KINGSTON — Wyoming Valley West is poised to become the second local school district to stop transporting children to or from day care centers, and the school board is facing the same earful Wilkes-Barre Area got in 2015 .
“We didn’t stop it yet, but we will in November,” Wyoming Valley West School Board President Joe Mazur said. “We will do whatever we have to do lawfully, but we’re trying to save dollars wherever we can.”
Mazur echoed the same arguments Wilkes-Barre Area officials made when they opted to stop day care transportation: Offering bus rides to private day care centers is not required by state law, and some centers take advantage of the service for their own profit at taxpayer expense.
“The bottom line is we did talk to these people during the last school term and told them we were researching this,” Mazur said. “Of course, they weren’t happy. I wouldn’t be happy either if I was a day care center operator. But money is tight and we’re trying to keep our heads above water.”
The Times Leader received several complaints about the change. Jasie Hunter said she had not seen a letter but had heard the district sent one to notify centers that the district will no longer pick up or drop off children for day care. Hunter said she did see a copy of the letter on Facebook, and that she works in a day care in Swoyersville.
“I asked my boss about it,” she said. “They are doing this to cut costs and say that the day care riders are causing overcrowding on the bus.
“They are trying to stop us even though we have a right,” she added.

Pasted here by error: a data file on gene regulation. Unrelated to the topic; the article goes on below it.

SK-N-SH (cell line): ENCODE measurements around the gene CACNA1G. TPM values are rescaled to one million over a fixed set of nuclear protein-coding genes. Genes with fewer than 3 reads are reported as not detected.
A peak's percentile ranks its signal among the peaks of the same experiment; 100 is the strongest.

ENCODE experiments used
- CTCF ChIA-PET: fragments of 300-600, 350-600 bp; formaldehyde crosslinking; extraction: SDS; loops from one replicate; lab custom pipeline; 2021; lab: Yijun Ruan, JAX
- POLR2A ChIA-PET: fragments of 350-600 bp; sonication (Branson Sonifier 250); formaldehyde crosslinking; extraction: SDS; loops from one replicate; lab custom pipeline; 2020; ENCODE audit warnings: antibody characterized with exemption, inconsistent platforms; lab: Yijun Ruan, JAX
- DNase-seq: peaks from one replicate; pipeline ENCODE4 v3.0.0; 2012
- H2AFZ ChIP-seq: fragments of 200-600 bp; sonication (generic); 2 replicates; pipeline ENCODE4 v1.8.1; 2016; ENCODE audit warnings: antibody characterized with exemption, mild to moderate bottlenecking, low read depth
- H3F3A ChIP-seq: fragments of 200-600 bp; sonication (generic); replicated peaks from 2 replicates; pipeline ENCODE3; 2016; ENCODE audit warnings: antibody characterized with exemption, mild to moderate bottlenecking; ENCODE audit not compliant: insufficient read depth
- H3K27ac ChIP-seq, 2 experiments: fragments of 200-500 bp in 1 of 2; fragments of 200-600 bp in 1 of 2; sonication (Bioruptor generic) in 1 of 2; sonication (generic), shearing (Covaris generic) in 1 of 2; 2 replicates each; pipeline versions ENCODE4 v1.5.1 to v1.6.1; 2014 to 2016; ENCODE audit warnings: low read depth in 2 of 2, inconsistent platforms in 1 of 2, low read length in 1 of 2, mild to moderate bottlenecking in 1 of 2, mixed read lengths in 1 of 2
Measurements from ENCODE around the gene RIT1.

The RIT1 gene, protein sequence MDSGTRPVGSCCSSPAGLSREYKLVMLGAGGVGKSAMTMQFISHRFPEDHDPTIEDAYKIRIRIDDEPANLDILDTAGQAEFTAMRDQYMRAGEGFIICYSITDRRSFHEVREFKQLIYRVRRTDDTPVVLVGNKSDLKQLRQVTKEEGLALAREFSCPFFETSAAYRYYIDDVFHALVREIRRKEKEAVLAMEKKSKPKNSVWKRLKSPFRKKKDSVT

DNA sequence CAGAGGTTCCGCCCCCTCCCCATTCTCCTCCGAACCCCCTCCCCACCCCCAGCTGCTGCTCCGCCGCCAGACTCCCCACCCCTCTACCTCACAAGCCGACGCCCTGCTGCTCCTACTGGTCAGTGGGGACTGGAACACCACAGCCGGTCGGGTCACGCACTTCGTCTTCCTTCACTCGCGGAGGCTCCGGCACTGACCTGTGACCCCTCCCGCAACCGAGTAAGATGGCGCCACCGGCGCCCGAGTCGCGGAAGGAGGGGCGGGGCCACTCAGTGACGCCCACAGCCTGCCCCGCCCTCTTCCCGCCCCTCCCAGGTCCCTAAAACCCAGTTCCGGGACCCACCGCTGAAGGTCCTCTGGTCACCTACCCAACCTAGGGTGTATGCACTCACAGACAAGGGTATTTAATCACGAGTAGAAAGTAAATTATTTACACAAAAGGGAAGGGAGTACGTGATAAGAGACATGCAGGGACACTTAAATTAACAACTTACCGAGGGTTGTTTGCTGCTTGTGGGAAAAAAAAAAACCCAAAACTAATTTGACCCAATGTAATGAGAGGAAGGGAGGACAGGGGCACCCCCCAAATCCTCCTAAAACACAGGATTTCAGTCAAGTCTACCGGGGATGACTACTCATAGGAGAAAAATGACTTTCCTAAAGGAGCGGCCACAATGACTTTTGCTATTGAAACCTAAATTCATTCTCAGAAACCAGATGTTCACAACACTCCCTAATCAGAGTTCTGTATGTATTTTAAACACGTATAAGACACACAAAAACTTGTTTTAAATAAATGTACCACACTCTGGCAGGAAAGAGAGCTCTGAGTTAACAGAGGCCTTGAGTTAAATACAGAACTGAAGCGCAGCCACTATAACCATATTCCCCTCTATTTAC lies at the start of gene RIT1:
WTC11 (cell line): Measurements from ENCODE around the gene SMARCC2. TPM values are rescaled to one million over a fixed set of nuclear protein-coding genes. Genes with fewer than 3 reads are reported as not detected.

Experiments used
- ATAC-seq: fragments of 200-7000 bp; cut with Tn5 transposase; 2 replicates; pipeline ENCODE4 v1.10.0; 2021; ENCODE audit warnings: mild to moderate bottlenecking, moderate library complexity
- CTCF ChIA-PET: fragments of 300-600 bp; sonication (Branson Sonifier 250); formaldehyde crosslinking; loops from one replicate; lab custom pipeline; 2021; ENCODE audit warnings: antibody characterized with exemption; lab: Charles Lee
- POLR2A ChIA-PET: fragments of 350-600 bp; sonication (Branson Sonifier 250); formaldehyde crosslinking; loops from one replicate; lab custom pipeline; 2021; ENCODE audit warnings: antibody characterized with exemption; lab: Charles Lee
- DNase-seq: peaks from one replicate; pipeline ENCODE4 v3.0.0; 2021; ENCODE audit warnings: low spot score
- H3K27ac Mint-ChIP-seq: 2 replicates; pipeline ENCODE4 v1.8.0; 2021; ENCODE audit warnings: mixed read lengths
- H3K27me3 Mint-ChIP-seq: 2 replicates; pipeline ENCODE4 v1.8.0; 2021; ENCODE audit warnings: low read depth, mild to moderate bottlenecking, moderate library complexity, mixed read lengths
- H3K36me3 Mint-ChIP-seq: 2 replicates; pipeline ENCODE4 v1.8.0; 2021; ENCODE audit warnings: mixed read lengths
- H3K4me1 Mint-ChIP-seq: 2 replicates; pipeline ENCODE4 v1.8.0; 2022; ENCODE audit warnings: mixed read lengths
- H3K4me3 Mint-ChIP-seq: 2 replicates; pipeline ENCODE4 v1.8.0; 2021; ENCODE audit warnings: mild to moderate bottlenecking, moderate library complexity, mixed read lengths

Technically, state law does not require districts to provide any transportation at all. The law does require, however, that if the district does offer transportation to its students, it must also agree to transport school-age students to any non-public school within the district or within 10 miles of the district boundaries.
When Wilkes-Barre Area stopped serving day care centers, then-Superintendent Bernard Prevuznak estimated it saved about $228,000 the first year. Wyoming Valley West’s exact savings won’t be known until after the policy has been in place for a few months, Business Manager Joe Rodriguez said, but he had drawn up estimates of savings for each bus run eliminated.
The district pays bus contractors by the vehicle, not by the number of people transported. That’s one reason it could offer to transport day care students in the first place: If there was room on a bus, it didn’t cost any more to offer transportation.
Mazur said the problem is that demand has grown so much for day care transportation that the district had to add a bus or two to meet the requests, driving up costs. Rodriguez said it costs the district about $39,000 a year to contract one bus for 180 days of school. He said he believes consolidating bus routes — eliminating day care transportation — could reduce the need for one and possibly two vehicles, for a savings of up to $78,000 the first year.
Wyoming Valley West Superintendent Irv DeRemer did not return a call Tuesday afternoon. Tuesday was the first day of school in the district.
Reach Mark Guydish at 570-991-6112 or on Twitter @TLMarkGuydish